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**1. The problem statement, all variables and given/known data**

(We are to solve this with Monte Carlo programming. Based on the universe from Olber's paradox)

Suppose you are in an infinitely large, infinitely old universe in which the average

density of stars is n = 10^9 Mpc^−3 and the average stellar radius is equal to the Sun’s

radius R = 7 × 10^8 m. How far, on average, could you see in any direction before

your line of sight struck a star? (Assume standard Euclidean geometry holds true in

this universe.)

We are allowed to assume:

-The universe is static

-The stars are roughly homogeneously distributed

-Every star has radius = solar radius

**2. Relevant equations**

My thoughts:

l = 1/(n * sigma)

where sigma is the cross sectional area of interaction, or Pi R_sun^2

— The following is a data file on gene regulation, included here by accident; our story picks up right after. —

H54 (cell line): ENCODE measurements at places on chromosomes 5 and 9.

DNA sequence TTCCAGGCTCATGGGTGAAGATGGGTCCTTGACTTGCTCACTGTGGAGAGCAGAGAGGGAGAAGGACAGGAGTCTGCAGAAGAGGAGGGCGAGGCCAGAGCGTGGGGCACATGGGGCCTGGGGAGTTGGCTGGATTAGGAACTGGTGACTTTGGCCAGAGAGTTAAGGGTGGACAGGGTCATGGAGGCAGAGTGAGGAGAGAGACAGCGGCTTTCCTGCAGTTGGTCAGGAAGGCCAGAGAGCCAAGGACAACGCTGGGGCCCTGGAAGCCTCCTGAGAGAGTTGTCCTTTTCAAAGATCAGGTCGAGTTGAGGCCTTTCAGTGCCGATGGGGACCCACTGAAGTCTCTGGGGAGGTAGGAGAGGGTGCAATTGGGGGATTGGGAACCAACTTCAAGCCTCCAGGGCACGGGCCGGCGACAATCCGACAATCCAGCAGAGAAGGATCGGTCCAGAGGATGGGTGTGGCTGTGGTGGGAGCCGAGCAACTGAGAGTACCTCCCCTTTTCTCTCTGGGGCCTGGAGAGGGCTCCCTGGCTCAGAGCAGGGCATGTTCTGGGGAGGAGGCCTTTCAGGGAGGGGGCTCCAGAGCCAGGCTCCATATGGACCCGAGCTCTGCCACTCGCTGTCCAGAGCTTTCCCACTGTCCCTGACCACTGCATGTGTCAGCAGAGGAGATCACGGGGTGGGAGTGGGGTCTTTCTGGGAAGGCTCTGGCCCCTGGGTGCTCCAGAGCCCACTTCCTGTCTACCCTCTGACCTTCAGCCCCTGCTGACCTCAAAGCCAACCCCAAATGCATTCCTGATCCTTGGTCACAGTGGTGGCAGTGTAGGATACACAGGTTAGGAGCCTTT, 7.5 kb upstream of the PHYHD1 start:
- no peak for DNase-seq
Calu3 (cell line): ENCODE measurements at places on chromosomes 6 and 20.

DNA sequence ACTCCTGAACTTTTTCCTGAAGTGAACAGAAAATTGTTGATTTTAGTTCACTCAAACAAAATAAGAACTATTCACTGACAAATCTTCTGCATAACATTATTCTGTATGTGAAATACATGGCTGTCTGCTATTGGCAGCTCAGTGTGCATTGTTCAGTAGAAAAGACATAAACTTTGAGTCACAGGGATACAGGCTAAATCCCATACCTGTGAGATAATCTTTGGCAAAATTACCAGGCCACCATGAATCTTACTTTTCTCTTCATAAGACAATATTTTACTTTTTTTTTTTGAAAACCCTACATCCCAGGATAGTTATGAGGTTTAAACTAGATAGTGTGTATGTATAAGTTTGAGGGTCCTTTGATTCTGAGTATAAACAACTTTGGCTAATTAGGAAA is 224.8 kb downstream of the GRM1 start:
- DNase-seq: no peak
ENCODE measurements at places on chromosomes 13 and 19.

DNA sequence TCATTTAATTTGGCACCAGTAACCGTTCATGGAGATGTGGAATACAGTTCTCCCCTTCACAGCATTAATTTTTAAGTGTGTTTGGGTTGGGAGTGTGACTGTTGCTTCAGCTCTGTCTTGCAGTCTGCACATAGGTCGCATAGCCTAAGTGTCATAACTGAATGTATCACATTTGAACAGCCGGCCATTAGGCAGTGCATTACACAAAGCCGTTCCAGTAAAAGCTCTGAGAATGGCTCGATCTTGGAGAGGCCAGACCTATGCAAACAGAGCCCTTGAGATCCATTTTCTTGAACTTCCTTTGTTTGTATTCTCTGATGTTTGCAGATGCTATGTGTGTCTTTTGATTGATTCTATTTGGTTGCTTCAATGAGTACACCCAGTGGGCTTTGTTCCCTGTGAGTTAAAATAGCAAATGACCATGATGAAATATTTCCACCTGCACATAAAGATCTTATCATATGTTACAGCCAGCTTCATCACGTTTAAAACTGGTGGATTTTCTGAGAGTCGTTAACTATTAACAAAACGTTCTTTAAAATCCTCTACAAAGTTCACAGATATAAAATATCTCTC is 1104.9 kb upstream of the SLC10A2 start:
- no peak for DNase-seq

**3. The attempt at a solution**

I have working code and get a decent answer (with a LOT of waiting...) but I wanted to verify my answer. We had a similar 2D problem where we calculated the MFP of an arrow shot in a forest with average tree density of 0.005 trees per m^2, and tree radius of 1m.

I was easily able to verify my results by using the formula from section 2 (above), which was 100m. With a large enough forest, and enough runs, I was able to get ~100m from my Mathematica program.

For this 3D problem, I wanted to verify the answer (by hand) to confirm my program's results.

If the formula from part 2 can be applied here, where n= 10^9 Mpc^-3, and sigma = Pi*R_sun^2, I get:

**MFP = 6.26 x 10^23 pc**

(Keep in mind this is a homogeneously distributed universe, meaning no galaxies, no clusters, etc)

Anyway, my program gets around 5 x 10^24, so I'm wondering if my calculation is wrong, or if my program just needs higher precision or something...

Any help is appreciated!

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